breathalyser to detect COVID-19
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Scientists Develop Breathalyser To Detect COVID-19

A prototype device that non-invasively detects the novel coronavirus in the exhaled breath of Covid-19 patients has been developed by a group of researchers, which, if validated, can lead to a reduction in the number of tests required to confirm the disease and thus lower the burden on the hospitals.

The current Covid-19 testing is uncomfortable as well as time-consuming, according to researchers, including those from the University of Science and Technology of China.

They said the healthcare systems need to be inexpensive, quick, and easy-to-use in order to reduce the mortality and transmission rates.

The study published in the journal ACS Nano developed a sensor similar to a breathalyser test for alcohol intoxication to detect COVID-19 in exhaled breath using special materials made of ultrasmall nanoparticles.

The device has an array of gold nanoparticles linked to molecules sensitive to different volatile organic compounds (VOCs) released by viruses and cells they invade. The scientists noted that the electrical resistance of the material changes when the VOCs interact with the molecules on a nanoparticle.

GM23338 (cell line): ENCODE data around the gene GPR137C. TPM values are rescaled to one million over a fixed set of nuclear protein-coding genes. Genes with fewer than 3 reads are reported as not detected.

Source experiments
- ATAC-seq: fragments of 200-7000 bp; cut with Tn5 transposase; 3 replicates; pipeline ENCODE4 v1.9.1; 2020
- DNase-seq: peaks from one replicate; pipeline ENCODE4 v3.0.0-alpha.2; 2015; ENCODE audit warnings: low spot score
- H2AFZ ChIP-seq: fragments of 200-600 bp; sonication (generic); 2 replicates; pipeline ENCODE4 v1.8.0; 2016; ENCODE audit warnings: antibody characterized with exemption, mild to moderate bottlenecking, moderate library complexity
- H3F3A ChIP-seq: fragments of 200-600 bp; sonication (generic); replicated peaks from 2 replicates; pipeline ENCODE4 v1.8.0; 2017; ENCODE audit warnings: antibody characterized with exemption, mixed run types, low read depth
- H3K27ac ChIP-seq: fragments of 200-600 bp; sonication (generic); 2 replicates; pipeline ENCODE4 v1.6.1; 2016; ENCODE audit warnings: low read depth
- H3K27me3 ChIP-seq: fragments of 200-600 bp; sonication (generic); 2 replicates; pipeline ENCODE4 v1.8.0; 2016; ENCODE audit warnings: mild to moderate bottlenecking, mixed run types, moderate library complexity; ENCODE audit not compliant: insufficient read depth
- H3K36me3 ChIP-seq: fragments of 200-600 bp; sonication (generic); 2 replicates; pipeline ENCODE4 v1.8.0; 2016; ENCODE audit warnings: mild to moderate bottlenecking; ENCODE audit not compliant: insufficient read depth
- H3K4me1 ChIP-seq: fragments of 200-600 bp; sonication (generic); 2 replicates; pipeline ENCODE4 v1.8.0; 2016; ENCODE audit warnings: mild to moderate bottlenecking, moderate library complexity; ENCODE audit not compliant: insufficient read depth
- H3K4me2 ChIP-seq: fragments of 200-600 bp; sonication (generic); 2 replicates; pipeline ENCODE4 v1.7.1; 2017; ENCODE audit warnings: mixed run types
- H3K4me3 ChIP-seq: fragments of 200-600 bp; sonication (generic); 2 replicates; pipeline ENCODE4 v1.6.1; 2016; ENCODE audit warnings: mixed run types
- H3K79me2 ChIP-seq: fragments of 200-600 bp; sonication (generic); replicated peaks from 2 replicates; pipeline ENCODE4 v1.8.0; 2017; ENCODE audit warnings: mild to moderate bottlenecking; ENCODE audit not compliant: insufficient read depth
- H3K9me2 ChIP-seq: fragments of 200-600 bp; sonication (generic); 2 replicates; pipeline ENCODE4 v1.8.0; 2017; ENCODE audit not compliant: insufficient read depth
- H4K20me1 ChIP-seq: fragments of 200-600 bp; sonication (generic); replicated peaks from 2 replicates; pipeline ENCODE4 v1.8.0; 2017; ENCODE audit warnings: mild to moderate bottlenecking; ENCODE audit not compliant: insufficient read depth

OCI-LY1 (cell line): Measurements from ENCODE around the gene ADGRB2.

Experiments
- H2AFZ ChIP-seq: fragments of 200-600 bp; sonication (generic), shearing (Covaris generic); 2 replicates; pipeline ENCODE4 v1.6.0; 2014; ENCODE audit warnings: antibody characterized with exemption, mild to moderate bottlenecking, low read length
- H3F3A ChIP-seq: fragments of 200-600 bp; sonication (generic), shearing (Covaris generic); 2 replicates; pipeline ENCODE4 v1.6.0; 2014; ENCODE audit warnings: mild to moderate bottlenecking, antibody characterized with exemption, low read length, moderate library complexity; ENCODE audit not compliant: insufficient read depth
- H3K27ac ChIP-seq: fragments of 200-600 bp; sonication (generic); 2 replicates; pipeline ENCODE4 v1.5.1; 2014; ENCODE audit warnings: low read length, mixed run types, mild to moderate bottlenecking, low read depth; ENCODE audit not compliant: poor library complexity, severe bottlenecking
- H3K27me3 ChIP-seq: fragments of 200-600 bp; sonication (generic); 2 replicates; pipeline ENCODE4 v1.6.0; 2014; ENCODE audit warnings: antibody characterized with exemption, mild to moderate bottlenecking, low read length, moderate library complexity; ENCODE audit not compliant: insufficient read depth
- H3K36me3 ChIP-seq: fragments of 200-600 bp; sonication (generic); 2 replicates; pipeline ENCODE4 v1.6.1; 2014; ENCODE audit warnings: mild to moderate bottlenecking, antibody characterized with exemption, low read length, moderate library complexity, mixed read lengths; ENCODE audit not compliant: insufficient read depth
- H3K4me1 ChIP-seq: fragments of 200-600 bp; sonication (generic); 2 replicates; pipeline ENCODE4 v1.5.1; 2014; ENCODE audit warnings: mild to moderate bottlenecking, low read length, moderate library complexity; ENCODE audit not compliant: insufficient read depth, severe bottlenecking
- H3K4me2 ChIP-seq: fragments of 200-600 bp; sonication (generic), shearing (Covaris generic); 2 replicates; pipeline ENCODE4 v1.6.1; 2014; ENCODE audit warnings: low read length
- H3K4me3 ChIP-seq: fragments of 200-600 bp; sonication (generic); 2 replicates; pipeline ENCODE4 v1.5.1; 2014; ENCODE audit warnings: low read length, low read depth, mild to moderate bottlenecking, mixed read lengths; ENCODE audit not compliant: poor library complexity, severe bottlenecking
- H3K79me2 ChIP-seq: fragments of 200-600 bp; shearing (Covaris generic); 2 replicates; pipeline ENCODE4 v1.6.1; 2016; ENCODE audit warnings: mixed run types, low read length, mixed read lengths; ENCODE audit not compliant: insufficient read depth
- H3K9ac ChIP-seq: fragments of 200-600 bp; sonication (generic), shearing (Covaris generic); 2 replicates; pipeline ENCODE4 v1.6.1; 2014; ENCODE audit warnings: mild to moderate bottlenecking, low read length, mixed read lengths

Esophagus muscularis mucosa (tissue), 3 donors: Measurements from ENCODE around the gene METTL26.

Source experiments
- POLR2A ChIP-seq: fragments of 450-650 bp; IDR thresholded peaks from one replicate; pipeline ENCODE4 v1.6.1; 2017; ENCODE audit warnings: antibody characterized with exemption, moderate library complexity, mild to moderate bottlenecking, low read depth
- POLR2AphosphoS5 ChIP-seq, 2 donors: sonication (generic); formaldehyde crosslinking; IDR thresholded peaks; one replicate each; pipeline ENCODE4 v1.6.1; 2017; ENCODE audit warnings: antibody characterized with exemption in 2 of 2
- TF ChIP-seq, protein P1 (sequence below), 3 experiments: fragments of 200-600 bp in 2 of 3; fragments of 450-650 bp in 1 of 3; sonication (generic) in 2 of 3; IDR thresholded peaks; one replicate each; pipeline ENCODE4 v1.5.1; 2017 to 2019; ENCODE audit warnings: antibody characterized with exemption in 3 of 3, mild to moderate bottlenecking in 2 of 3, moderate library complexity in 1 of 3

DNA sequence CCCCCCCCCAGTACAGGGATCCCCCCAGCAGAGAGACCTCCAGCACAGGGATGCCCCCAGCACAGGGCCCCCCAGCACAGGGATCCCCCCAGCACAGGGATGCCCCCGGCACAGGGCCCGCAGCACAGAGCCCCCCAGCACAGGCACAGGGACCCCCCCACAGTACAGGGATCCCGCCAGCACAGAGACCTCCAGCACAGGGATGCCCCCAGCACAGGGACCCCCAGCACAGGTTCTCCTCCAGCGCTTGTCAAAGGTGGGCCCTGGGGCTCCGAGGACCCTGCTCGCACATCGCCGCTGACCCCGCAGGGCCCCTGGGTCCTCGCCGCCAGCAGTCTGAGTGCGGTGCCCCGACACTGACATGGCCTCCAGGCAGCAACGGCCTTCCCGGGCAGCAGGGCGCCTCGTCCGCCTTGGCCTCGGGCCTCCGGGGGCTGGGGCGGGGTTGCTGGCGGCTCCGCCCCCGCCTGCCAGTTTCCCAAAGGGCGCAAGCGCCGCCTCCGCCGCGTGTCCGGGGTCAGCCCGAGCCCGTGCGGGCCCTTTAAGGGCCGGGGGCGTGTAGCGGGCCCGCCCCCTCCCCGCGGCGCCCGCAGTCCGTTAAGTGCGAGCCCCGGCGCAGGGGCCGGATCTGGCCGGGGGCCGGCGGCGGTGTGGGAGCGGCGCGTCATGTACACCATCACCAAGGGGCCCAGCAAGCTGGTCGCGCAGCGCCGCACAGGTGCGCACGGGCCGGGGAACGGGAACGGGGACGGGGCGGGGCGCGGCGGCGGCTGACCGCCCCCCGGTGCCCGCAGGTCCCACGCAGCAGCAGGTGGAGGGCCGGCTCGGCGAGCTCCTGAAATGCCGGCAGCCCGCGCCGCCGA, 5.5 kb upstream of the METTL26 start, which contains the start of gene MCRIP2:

Using machine learning, researchers trained the device to detect COVID-19 by comparing the pattern of electrical resistance signals obtained from the

breath of 58 healthy controls and 33 non-Covid lung infection patients with that of 49 confirmed Covid-19 patients in Wuhan, China.

Each participant had to blow into the device from a distance of one to two centimeters for two to three seconds during the process. A potential COVID-19 signature was identified by machine learning, which was then tested on a subset of participants to test the accuracy.

76% accuracy was shown by the device identifying those infected with COVID-19, and it was 98% accurate in distinguishing COVID-19 infected from other lung infections. Between sick and recovered COVID-19 patients, the device worked with 88% accuracy.

Further research is required to validate the device, but once validates, it could be used to determine individuals who need further testing from a large population.